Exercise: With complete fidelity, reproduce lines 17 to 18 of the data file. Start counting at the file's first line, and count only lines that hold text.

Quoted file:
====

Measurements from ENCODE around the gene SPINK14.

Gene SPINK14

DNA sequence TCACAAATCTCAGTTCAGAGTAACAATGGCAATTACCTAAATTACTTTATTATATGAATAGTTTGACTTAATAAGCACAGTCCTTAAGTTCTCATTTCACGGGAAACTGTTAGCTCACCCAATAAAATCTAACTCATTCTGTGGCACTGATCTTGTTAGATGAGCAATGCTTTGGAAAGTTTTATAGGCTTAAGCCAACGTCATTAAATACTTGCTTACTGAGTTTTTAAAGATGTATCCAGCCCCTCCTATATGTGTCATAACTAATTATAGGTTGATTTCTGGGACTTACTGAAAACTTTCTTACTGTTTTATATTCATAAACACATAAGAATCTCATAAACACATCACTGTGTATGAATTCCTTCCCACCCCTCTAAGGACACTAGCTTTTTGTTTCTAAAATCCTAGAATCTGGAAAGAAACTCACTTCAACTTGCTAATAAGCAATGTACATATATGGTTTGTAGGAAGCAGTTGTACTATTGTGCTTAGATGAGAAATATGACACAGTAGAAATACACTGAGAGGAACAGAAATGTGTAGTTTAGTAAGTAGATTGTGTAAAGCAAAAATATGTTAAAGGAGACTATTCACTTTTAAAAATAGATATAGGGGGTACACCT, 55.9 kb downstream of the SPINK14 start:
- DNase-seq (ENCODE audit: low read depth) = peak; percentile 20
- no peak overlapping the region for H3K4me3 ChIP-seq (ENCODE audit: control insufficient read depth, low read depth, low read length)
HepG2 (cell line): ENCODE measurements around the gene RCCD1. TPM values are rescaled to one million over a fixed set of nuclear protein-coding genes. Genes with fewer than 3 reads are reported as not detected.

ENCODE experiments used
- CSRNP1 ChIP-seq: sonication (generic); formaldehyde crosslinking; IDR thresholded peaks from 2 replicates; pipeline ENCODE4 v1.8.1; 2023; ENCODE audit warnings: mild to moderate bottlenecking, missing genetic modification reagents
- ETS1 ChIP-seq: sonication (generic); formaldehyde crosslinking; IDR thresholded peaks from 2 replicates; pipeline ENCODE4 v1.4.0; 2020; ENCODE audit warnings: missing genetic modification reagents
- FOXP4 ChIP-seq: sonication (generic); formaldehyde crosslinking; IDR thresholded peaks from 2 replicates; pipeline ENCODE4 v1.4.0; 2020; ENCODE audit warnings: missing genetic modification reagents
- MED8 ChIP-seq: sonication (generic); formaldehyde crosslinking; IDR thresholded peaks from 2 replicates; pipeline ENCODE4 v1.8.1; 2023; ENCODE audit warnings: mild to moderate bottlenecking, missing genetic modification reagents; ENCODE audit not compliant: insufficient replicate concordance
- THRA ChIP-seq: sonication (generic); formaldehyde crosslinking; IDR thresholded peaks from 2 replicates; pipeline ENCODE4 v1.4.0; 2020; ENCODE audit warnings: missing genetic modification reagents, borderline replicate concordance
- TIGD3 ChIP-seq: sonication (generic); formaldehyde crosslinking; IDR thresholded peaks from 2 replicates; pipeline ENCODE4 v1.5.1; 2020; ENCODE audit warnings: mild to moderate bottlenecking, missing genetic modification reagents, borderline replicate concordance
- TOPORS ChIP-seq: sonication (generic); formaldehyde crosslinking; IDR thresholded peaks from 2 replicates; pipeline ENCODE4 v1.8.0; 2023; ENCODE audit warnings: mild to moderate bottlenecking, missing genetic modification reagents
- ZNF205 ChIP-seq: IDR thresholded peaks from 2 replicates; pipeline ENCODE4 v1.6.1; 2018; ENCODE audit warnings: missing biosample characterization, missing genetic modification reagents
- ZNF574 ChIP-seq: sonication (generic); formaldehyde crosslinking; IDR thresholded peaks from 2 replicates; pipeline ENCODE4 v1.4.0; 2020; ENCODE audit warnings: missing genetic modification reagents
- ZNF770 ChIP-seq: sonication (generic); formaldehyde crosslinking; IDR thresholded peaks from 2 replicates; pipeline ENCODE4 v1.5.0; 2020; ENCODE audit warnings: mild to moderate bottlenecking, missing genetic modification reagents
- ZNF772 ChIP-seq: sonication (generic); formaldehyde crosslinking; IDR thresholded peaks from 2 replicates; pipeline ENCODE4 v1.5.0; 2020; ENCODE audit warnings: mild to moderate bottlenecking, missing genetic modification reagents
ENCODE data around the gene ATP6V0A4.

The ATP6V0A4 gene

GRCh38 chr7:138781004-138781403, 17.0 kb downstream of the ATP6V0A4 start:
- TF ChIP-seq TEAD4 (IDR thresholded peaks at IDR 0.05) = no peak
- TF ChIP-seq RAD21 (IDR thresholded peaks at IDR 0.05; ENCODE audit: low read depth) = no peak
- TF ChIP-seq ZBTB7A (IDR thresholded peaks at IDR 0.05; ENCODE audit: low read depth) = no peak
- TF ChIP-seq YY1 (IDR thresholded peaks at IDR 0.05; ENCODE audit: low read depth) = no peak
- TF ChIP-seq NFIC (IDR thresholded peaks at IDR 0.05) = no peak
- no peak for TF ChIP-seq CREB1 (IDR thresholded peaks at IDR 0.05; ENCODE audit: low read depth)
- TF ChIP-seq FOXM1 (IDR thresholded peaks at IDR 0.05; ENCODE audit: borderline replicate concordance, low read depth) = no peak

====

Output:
- ZNF770 ChIP-seq: sonication (generic); formaldehyde crosslinking; IDR thresholded peaks from 2 replicates; pipeline ENCODE4 v1.5.0; 2020; ENCODE audit warnings: mild to moderate bottlenecking, missing genetic modification reagents
- ZNF772 ChIP-seq: sonication (generic); formaldehyde crosslinking; IDR thresholded peaks from 2 replicates; pipeline ENCODE4 v1.5.0; 2020; ENCODE audit warnings: mild to moderate bottlenecking, missing genetic modification reagents